Connecticut governor Dannel Malloy (D) is facing a situation that may make him reconsider his position on taxing the wealthy.  Aetna insurance company, based in Hartford since 1853, is looking for a new state to call home, a state that is more business-friendly in terms of taxation.

Having lost GE to Boston last year due to the massive tax load piled on businesses, Malloy is desperate to keep Aetna in Connecticut, but it may be too little, too late.

The Wall Street Journal reports:

The Aetna insurance company has been based in Hartford, Conn., since 1853, but this week it said it is looking to move to another state. Governor Dannel Malloy has pledged to match other states’ financial incentives, but taxpayer money can’t buy fiscal certainty and a less destructive business climate. That’s the real problem in Connecticut, which saw GE vamoose to Boston last year and which even Mr. Malloy now seems to recognize.

“As a huge Connecticut employer and a pillar of the insurance industry, it must be infuriating to feel like you must fight your home state policymakers who seem blind to the future,” Mr. Malloy wrote in a May 15 letter to Aetna CEO Mark Bertolini. “The lack of respect afforded Aetna as an important and innovative economic engine of Connecticut bewilders me.”

Now he tells us. Gov. Malloy has spent two terms treating business as a bottomless well of cash to redistribute to public unions. Now that his state is losing millionaires and businesses, he has seen the light. But the price of his dereliction will be steep.

Connecticut has lost tax revenue at an alarming predictable rate since its governor began enacting crippling “tax the rich” policies in the state.

The problem, as always with such “sound good, feel good” policies of the regressive left, is that companies are under no obligation to stay put and shell out billions; they can pick up shop and move elsewhere to enjoy lighter taxation.

The Wall Street Journal continues:

Last month the state Office of Fiscal Analysis reduced its two-year revenue forecast by $1.46 billion. Since January the agency has downgraded income-tax revenue for 2017 and 2018 by $1.1 billion (6%). Sales- and corporate-tax revenue are projected to fall by $385 million (9%) and $67 million (7%), respectively, this year. Pension contributions, which have doubled since 2010, will increase by a third over the next two years. The result: a $5.1 billion deficit and three recent credit downgrades.

And it’s not just businesses leaving Connecticut under the strain of high taxes, individuals are doing so, as well.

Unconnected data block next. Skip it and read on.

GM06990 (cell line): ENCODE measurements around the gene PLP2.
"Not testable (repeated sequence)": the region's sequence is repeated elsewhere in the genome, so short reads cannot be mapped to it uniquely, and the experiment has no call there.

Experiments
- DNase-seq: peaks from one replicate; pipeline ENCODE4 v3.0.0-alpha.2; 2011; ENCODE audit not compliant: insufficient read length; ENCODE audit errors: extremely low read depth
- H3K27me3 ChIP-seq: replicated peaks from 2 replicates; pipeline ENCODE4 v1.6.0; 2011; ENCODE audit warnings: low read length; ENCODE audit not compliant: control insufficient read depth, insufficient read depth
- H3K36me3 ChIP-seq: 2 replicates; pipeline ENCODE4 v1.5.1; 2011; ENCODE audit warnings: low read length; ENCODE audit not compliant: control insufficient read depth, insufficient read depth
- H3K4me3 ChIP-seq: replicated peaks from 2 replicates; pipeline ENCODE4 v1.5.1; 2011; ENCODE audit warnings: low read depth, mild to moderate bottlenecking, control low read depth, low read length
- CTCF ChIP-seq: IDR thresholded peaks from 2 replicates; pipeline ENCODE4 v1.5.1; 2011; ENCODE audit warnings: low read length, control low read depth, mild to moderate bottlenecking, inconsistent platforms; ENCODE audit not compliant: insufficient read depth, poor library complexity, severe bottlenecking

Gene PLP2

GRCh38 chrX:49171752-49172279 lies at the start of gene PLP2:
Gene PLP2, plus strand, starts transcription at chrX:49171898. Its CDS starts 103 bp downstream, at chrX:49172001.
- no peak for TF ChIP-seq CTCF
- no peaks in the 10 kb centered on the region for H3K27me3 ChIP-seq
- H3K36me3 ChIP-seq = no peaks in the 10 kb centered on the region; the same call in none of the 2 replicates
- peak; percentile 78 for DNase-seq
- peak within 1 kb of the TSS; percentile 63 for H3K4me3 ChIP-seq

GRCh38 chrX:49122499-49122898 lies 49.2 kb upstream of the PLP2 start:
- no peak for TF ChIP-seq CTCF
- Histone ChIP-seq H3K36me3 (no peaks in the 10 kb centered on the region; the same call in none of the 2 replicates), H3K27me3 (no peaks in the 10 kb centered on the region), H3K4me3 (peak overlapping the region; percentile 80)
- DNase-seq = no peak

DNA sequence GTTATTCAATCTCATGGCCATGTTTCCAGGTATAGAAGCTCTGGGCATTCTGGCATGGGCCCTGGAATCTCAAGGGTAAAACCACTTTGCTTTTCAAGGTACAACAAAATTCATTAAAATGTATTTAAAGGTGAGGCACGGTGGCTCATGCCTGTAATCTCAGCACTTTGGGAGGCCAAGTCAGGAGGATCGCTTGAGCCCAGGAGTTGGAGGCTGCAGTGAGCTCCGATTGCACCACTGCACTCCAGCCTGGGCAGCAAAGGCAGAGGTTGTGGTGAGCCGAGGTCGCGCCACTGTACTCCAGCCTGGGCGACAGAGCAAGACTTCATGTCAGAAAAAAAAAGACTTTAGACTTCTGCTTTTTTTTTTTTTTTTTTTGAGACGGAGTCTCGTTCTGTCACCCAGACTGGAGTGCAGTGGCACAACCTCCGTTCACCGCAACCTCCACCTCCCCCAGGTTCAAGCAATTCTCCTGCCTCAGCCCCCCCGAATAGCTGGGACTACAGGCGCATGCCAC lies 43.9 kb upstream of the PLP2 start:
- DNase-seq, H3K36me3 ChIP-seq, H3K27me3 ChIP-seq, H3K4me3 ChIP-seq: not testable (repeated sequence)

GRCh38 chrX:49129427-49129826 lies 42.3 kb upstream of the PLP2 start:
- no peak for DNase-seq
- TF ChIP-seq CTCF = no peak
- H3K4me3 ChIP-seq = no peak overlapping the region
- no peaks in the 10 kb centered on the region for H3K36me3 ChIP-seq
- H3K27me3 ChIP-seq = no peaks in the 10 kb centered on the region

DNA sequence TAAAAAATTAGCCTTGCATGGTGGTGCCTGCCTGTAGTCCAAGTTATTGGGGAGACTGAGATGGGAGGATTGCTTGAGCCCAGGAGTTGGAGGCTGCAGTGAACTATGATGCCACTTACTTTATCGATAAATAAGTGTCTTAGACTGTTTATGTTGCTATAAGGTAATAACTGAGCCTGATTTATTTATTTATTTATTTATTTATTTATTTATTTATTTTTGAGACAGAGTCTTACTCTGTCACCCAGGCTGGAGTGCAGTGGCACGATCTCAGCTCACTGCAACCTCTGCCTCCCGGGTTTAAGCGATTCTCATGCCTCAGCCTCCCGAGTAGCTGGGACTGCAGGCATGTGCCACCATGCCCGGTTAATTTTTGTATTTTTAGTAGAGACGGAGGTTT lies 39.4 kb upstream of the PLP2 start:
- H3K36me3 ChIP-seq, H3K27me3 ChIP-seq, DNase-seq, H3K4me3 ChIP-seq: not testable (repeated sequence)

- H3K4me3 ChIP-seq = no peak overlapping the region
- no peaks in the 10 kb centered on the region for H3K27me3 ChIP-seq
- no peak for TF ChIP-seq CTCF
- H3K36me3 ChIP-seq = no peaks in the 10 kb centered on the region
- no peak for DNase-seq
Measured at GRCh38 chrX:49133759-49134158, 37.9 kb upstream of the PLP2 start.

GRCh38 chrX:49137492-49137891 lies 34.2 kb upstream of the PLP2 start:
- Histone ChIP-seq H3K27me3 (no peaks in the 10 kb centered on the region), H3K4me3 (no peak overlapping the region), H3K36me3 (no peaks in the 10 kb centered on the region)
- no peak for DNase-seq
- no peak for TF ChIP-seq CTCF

According to the fiscal analyst, income-tax collections declined this year for the first time since the recession due to lower earnings at the top. Many wealthy residents decamped for lower-tax states after Mr. Malloy and his Republican predecessor Jodi Rell raised the top individual rate on more than $500,000 of income to 6.99% from 5%. In the past five years 27,400 Connecticut residents, including Ms. Rell, have moved to no-income-tax Florida, and seven of the state’s eight counties have lost population since 2010. Population flight has depressed economic growth—Connecticut’s real GDP has shrunk by 0.1% since 2010—as well as home values and sales-tax revenues.

Malloy, whom the WSJ calls a “slow learner,” is finally getting it.  He’s resisting further tax increases and seeking $1.6 billion in union concessions.

The Governor—a slow learner—seems finally to have accepted that raising taxes on the wealthy is a dead fiscal end. Democrats are now proposing higher taxes on tobacco, expanding casinos and eliminating some tax breaks, though they don’t want to touch an exemption for teacher pensions. The state teachers union warns that axing the exemption would impel retired teachers to relocate. A quarter of pension checks are currently sent out of state.

Mr. Malloy is also seeking $1.6 billion in concessions from unions, which would be easier to achieve if collective bargaining weren’t mandated by law. He’s suggested increasing municipal pension contributions and cutting state-revenue sharing, both of which could drive up property taxes and imperil insolvent cities like Hartford. Mr. Malloy’s budget includes a $50 million bailout for Hartford to prevent bankruptcy, which might occur in any case if Aetna—its fourth largest taxpayer—leaves.

Watch the report:

Wherever Aetna and Connecticut’s disgruntled, over-taxed wealthy land, those of us in more business-friendly, less-taxed states think it best that they leave the politics that created these problems behind.